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59: Choosing Courage, with Jim Detert, Ph.D., John L. Colley Professor of Business Administration,  University of Virginia's Darden Graduate School of Business Administration

The Gary Bisbee Show

59: Choosing Courage, with Jim Detert, Ph.D., John L. Colley Professor of Business Administration, University of Virginia's Darden Graduate School of Business Administration

In this episode, Gary spoke with Jim Detert, Ph.D., John L. Colley Professor of Business Administration at University of Virginia's Darden Graduate School of Business Administration. They discussed Jim’s new…
April 14, 2022

59: Choosing Courage, with Jim Detert, Ph.D., John L. Colley Professor of Business Administration, University of Virginia's Darden Graduate School of Business Administration

Meet Jim Detert:

Jim Detert, Ph.D. is the John L. Colley Professor of Business Administration at the Darden Graduate School of Business Administration, and a Professor of Public Policy at the Batten School of Leadership and Public Policy at the University of Virginia. He is the author of “Choosing Courage: The Everyday Guide to Being Brave at Work.” Professor Detert received an M.A. in sociology and Ph.D. in organizational behavior from Harvard University. He also holds an MBA from the University of Minnesota and a BBA from the University of Wisconsin.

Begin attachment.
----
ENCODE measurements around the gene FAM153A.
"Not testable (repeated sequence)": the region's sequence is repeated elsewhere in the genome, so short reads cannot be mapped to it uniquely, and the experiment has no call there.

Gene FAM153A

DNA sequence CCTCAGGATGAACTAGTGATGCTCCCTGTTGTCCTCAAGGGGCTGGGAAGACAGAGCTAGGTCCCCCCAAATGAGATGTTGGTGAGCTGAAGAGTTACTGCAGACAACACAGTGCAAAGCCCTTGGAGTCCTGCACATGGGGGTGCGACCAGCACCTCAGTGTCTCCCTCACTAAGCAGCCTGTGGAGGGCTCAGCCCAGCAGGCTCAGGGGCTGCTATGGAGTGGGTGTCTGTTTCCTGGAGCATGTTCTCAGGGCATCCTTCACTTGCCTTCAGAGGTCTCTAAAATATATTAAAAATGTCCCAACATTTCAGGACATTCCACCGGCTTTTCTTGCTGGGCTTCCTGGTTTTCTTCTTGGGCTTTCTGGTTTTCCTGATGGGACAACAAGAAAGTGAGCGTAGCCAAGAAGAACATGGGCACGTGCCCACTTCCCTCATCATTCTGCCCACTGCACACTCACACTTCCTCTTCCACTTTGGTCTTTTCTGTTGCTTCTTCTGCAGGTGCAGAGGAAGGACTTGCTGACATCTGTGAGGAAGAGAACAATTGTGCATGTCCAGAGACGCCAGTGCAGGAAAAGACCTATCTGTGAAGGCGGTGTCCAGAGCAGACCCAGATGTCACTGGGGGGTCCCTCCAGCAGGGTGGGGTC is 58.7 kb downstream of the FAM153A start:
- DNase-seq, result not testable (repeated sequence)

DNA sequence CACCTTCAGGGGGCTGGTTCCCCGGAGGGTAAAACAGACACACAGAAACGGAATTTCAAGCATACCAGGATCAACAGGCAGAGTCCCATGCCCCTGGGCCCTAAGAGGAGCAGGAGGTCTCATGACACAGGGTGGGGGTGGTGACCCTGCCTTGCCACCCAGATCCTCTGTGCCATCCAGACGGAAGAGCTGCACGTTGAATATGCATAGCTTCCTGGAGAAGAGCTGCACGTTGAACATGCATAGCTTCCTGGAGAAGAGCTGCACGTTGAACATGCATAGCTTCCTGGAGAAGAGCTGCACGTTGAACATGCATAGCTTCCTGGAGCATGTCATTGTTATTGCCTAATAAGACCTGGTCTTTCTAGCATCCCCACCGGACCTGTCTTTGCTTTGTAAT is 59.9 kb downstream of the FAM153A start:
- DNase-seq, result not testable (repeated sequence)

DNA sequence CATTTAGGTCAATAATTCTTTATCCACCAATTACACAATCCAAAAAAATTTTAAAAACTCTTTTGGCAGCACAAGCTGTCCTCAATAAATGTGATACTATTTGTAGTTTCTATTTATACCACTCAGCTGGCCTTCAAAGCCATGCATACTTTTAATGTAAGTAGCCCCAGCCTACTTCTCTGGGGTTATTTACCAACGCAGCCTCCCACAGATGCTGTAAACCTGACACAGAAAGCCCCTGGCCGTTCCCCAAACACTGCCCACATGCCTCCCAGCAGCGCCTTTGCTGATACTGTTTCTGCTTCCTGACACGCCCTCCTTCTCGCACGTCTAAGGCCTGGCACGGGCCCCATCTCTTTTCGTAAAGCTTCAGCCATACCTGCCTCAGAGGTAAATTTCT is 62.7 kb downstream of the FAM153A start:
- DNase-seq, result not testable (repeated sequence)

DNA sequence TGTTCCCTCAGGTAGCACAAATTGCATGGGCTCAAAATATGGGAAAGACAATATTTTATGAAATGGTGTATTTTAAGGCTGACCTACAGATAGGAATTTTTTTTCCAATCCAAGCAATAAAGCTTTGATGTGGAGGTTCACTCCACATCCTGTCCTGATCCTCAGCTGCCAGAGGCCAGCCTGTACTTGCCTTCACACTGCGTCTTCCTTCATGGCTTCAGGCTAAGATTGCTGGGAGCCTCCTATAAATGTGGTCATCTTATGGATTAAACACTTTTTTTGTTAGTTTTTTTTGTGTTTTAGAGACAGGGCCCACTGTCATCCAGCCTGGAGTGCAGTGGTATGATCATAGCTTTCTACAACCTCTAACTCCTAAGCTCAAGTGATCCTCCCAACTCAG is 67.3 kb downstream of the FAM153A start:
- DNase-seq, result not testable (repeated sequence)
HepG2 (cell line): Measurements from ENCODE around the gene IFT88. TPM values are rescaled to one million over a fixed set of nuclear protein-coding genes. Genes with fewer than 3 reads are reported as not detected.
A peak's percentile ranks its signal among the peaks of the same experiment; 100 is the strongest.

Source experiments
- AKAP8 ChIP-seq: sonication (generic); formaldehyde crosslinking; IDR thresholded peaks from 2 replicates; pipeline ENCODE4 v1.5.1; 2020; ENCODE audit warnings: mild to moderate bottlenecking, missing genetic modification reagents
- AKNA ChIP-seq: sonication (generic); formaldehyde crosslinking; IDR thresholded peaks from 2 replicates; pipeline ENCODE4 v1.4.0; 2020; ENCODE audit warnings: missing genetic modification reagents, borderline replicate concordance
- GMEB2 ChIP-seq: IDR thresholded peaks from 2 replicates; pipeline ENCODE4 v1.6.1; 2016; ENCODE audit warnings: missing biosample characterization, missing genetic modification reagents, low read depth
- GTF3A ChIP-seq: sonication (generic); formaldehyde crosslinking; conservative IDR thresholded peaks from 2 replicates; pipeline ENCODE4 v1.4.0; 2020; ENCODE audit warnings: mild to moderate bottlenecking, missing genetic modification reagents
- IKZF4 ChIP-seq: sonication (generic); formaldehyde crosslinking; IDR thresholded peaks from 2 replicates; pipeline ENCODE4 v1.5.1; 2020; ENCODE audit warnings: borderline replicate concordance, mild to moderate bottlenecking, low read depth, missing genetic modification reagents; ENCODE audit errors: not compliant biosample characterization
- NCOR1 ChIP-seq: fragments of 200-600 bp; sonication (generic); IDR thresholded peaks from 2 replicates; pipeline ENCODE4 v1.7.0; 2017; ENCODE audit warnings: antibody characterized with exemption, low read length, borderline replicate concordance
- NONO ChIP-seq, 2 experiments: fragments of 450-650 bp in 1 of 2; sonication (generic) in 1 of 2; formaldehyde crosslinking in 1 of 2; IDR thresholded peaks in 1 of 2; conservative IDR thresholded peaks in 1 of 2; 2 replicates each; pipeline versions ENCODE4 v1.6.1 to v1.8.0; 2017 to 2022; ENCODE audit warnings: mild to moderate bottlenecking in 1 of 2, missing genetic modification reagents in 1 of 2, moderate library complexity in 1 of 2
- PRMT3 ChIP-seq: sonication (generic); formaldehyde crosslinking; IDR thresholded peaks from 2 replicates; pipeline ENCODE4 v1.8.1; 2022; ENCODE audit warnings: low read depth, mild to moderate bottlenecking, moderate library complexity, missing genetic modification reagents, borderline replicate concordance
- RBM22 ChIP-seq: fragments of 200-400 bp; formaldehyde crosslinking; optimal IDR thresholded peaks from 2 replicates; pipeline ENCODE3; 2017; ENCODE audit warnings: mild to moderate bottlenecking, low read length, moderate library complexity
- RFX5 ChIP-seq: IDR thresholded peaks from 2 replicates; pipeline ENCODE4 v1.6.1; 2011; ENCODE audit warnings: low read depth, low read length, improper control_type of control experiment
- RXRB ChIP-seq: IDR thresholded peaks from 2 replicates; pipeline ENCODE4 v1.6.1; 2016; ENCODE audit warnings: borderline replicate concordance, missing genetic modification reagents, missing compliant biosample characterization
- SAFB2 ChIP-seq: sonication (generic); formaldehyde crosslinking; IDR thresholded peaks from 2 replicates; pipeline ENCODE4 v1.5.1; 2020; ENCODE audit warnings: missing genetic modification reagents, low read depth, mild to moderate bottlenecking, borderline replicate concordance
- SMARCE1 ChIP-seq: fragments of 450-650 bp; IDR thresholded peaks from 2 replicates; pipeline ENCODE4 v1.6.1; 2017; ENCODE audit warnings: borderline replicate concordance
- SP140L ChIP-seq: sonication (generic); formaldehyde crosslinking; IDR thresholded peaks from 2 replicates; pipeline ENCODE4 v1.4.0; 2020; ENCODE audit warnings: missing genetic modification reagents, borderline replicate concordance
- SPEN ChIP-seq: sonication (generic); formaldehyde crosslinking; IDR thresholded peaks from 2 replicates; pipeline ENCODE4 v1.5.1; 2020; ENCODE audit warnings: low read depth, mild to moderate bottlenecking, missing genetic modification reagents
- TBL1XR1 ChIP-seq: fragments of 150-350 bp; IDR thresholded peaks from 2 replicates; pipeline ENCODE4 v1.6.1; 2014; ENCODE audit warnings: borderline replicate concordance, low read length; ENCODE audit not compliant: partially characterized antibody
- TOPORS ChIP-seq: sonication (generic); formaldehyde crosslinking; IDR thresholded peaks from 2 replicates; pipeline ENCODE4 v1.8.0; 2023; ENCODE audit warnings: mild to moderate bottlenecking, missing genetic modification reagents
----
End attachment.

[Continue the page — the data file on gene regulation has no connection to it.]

Key Insights:

Have you ever wanted to disagree with your boss, or make a tough decision you knew would be unpopular? Jim Detert, Ph.D. shows us how. 

  • Why Courage Matters. Courage matters firstly for ourselves. Acts of courage define our legacy, and our biggest regrets tend to be inactions. Secondly, courage is important for organizations. Courage is fundamental to innovation because innovation is about challenging the status quo. (11:16)
  • Emotional Intelligence. Emotional Intelligence is not the lack of emotions, rather the ability to read other’s emotional state and channel your own emotions properly. Emotions are information. For example, if you give a presentation in a monotone way, it won’t garner any excitement for the idea. Similarly, ignoring a coworker’s reddening face won’t deescalate a situation. (24:36)
  • How to Lead Courage. Leaders must acknowledge that fear exists and work towards a culture that promotes and protects courage. This includes modeling courageous actions, defending employees that are courageous, and examining potential barriers to bravery like financial and promotion incentives.(35:48)

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